Do we all have mental health issues?

April 10, 2014 in All, Editorials by luke

A common theme in the past year regarding gun control has been mental health. The idea that we should restrict people who have “mental health issues” from owning firearms has been almost universally accepted, from the NRA to the Brady Campaign, and why not? It’s extremely difficult, if not impossible, to argue in favor of a dangerous person who has been adjudicated mentally ill being armed. It falls perfectly into the category of “common sense” restrictions. However, while I am not a mental health professional, it is in this author’s opinion that the term “mental health issues” as a basis for legislation is ripe for abuse.

The term “mental health issues” has a very large and nebulous definition.  It’s a bit like the term “assault weapon”. What is an assault weapon? In the most literal sense, it is a weapon used while committing assault. That could be absolutely anything, from a firearm to a stick or even your fists. There is another, more specific term though: assault rifle. This is a rifle with the capability to go from safe, to semi-automatic, to fully automatic with the flip of a switch. As an example, an M16 used by our military fits the definition of an assault rifle. To own an M16 as a civilian is possible, yet it requires a very long and prohibitively expensive process.  “Assault weapon” is a very vague term, and since the first assault weapon ban in 1994, the definition continues to expand to include more and more firearms based on cosmetic features. New York, California and Connecticut have expanded the definition substantially in just the past year.

Given that analogy, there is a very specific term in use that does make a person prohibited from owning a firearm. That term is “adjudicated mentally ill” or “adjudicated mentally incompetent”. To be adjudicated mentally ill or incompetent requires due process of the law. “The legal procedure for declaring a person incompetent consists of three steps: (1) a motion for a competency hearing, (2) a psychiatric or psychological evaluation, and (3) a competency hearing. Probate courts usually handle competency proceedings, which guarantee the allegedly incompetent person Due Process of Law. In Criminal Law a defendant’s mental competency may be questioned out of concern for the defendant’s welfare or for strategic legal reasons. The defense may request a competency hearing so that it can gather information to use in Plea Bargaining, to mitigate a sentence, or to prepare for a potential Insanity Defense. The prosecution may raise the issue as a preventive measure or to detain the defendant so that a weak case can be built into a stronger one.” This definition was taken from: According to question 11f on the ATF’s form 4473 (link to form 4473), which is the document one must fill out in order to purchase a firearm from a person or business that holds a Federal Firearm License, if you have been adjudicated “mentally defective/incompetent” then you are a prohibited person and may not purchase or possess a firearm.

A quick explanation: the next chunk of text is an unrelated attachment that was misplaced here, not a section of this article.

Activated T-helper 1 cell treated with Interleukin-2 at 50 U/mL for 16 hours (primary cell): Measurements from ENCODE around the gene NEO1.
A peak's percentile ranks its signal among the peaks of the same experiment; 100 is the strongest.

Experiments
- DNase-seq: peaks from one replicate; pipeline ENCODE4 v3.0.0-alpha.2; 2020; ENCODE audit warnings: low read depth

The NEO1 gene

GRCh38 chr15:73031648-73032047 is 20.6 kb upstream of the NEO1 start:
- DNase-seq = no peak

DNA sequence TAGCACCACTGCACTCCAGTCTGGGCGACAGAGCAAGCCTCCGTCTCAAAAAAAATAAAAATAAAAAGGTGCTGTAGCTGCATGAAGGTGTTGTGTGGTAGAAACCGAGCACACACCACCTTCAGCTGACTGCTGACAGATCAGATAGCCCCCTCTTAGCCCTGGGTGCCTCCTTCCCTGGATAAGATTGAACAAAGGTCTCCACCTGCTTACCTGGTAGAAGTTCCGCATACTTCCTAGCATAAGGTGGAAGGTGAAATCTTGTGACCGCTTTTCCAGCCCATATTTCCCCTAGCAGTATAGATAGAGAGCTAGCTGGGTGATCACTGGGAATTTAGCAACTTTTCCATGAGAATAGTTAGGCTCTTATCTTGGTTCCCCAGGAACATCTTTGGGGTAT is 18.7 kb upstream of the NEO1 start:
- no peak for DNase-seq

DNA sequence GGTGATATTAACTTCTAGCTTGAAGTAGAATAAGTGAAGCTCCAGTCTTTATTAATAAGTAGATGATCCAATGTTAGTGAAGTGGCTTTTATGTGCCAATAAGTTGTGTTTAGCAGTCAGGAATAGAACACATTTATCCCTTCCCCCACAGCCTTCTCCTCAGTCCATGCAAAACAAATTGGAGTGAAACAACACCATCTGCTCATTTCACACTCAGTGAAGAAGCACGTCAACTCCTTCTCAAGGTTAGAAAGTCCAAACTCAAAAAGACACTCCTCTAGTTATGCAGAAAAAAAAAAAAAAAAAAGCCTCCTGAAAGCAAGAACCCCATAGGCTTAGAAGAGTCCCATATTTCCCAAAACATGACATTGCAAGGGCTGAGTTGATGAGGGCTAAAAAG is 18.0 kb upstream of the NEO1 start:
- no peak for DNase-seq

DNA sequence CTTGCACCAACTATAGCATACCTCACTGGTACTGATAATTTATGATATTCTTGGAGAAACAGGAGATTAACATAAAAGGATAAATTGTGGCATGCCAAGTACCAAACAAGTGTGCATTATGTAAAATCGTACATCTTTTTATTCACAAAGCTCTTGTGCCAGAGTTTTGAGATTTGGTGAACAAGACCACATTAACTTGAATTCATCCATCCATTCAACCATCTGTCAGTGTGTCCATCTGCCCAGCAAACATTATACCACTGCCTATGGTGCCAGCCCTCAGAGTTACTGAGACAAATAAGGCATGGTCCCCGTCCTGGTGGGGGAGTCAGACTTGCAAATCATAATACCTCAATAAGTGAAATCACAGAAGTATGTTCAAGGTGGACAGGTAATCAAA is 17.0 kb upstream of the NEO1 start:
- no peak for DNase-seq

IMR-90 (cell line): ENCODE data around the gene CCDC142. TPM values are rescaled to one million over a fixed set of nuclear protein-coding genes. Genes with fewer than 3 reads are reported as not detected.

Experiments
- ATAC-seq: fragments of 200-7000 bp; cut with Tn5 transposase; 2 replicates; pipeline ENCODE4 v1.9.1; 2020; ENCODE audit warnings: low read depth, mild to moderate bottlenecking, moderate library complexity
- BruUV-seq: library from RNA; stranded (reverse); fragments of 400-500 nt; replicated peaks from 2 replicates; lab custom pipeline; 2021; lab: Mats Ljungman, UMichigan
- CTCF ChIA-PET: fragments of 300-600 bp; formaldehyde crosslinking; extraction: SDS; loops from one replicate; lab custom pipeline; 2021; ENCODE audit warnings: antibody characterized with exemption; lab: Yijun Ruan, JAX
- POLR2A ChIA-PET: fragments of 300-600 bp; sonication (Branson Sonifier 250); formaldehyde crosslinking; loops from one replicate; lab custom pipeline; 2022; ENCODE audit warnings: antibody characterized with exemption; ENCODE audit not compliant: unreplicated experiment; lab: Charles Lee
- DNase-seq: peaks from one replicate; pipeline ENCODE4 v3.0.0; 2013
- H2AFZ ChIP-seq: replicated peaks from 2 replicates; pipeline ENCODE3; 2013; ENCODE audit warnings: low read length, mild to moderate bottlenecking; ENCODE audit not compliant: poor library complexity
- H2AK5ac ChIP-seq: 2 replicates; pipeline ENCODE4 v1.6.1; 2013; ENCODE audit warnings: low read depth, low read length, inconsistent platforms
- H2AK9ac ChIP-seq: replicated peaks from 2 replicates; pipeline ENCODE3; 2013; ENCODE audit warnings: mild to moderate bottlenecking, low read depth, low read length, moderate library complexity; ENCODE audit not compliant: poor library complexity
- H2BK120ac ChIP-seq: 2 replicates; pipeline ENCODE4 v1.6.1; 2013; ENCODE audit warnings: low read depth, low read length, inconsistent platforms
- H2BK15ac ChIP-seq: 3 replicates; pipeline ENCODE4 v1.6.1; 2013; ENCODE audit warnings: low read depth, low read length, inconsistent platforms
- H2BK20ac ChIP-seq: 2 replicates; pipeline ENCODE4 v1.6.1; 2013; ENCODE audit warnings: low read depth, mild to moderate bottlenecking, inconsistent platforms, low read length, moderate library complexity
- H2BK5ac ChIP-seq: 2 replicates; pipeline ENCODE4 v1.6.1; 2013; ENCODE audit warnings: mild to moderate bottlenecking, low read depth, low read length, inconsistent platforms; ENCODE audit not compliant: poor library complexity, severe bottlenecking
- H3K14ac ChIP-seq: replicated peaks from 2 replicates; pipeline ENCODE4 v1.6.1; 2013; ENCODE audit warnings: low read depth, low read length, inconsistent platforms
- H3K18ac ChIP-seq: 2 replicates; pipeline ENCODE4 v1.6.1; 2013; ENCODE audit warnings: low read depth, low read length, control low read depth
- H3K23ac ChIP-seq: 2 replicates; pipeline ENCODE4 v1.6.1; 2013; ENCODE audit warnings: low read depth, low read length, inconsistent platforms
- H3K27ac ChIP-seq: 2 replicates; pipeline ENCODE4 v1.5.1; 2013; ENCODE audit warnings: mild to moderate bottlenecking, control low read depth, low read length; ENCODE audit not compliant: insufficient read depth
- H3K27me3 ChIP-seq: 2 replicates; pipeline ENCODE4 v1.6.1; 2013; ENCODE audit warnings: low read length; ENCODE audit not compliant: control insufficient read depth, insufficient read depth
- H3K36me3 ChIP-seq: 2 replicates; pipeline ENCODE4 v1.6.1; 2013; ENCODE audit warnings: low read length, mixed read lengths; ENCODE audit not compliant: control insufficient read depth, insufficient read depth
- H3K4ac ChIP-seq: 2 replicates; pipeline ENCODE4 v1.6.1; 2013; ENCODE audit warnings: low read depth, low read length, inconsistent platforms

The pertinent question to ask is this: what defines “mental health issues”? To be adjudicated mentally ill is well defined, codified and includes due process of law. “Mental health issues” has not been clearly defined and it covers a very large array possibilities. What are the standards to determine if someone has mental health issues that would turn them into a prohibited person? The obvious answer is people who have been diagnosed by a medical professional to be dangerous to themselves or society at large. That’s a pretty simple explanation. Then again, what if a seemingly healthy person is suffering from depression and admits to their doctor that they’ve had suicidal thoughts? Is this person to be considered mentally ill and a danger to themselves or others, simply because they have gone to their doctor asking for help in getting their life back on track? They could lose their right to keep and bear arms, simply for wanting help during a difficult time in their life. What about soldiers returning home from war that seek help for PTSD?